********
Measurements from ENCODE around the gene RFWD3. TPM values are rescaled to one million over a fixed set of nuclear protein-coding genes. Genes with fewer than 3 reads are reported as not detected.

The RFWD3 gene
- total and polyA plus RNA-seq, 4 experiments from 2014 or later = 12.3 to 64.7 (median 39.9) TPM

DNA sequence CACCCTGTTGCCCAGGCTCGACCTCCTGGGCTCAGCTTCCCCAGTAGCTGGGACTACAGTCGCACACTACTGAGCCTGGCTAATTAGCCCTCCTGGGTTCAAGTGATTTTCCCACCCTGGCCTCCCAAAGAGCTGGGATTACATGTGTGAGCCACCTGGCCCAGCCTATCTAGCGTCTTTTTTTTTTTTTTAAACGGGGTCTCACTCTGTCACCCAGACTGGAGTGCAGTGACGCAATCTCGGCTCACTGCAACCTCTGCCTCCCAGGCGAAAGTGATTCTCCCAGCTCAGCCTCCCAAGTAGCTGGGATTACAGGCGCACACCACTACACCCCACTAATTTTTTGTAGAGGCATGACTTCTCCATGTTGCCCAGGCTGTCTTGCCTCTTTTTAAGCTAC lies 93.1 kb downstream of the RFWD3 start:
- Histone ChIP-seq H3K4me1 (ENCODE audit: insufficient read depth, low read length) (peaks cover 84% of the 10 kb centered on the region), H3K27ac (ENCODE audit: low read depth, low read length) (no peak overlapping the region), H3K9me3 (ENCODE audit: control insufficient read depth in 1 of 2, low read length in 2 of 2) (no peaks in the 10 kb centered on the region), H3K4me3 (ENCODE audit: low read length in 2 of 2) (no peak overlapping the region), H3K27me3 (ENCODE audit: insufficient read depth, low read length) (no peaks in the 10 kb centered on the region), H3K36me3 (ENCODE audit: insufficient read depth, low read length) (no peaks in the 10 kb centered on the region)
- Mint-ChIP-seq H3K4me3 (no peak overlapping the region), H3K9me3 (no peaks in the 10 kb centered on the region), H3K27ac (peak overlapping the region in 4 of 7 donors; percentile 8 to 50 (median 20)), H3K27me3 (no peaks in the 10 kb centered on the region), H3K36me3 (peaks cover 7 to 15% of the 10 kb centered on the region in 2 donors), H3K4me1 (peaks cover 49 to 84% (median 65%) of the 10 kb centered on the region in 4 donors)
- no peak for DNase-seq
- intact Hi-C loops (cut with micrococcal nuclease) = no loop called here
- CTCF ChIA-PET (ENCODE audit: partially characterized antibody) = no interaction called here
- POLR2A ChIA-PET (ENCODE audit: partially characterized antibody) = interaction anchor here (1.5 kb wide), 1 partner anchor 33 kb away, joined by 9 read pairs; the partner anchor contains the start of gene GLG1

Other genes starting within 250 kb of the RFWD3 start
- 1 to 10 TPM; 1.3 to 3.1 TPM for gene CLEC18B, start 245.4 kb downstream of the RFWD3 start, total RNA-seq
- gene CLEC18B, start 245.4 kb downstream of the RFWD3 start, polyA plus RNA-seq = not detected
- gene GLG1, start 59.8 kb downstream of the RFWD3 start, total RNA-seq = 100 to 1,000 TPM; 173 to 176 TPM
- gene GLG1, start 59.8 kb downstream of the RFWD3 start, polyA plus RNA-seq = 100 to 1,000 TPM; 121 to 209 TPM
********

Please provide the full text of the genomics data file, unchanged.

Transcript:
Measurements from ENCODE around the gene RFWD3. TPM values are rescaled to one million over a fixed set of nuclear protein-coding genes. Genes with fewer than 3 reads are reported as not detected.

The RFWD3 gene
- total and polyA plus RNA-seq, 4 experiments from 2014 or later = 12.3 to 64.7 (median 39.9) TPM

DNA sequence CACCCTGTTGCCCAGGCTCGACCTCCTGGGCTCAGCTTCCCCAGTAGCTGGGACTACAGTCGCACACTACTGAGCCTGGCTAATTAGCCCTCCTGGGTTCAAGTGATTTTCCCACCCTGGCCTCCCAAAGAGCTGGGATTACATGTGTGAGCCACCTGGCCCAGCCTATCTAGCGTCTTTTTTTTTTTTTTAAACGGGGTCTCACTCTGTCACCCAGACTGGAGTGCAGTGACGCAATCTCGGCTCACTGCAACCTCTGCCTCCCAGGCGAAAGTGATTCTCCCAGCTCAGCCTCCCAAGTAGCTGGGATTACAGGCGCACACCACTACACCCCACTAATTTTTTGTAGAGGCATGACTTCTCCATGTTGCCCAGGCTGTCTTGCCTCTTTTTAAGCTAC lies 93.1 kb downstream of the RFWD3 start:
- Histone ChIP-seq H3K4me1 (ENCODE audit: insufficient read depth, low read length) (peaks cover 84% of the 10 kb centered on the region), H3K27ac (ENCODE audit: low read depth, low read length) (no peak overlapping the region), H3K9me3 (ENCODE audit: control insufficient read depth in 1 of 2, low read length in 2 of 2) (no peaks in the 10 kb centered on the region), H3K4me3 (ENCODE audit: low read length in 2 of 2) (no peak overlapping the region), H3K27me3 (ENCODE audit: insufficient read depth, low read length) (no peaks in the 10 kb centered on the region), H3K36me3 (ENCODE audit: insufficient read depth, low read length) (no peaks in the 10 kb centered on the region)
- Mint-ChIP-seq H3K4me3 (no peak overlapping the region), H3K9me3 (no peaks in the 10 kb centered on the region), H3K27ac (peak overlapping the region in 4 of 7 donors; percentile 8 to 50 (median 20)), H3K27me3 (no peaks in the 10 kb centered on the region), H3K36me3 (peaks cover 7 to 15% of the 10 kb centered on the region in 2 donors), H3K4me1 (peaks cover 49 to 84% (median 65%) of the 10 kb centered on the region in 4 donors)
- no peak for DNase-seq
- intact Hi-C loops (cut with micrococcal nuclease) = no loop called here
- CTCF ChIA-PET (ENCODE audit: partially characterized antibody) = no interaction called here
- POLR2A ChIA-PET (ENCODE audit: partially characterized antibody) = interaction anchor here (1.5 kb wide), 1 partner anchor 33 kb away, joined by 9 read pairs; the partner anchor contains the start of gene GLG1

Other genes starting within 250 kb of the RFWD3 start
- 1 to 10 TPM; 1.3 to 3.1 TPM for gene CLEC18B, start 245.4 kb downstream of the RFWD3 start, total RNA-seq
- gene CLEC18B, start 245.4 kb downstream of the RFWD3 start, polyA plus RNA-seq = not detected
- gene GLG1, start 59.8 kb downstream of the RFWD3 start, total RNA-seq = 100 to 1,000 TPM; 173 to 176 TPM
- gene GLG1, start 59.8 kb downstream of the RFWD3 start, polyA plus RNA-seq = 100 to 1,000 TPM; 121 to 209 TPM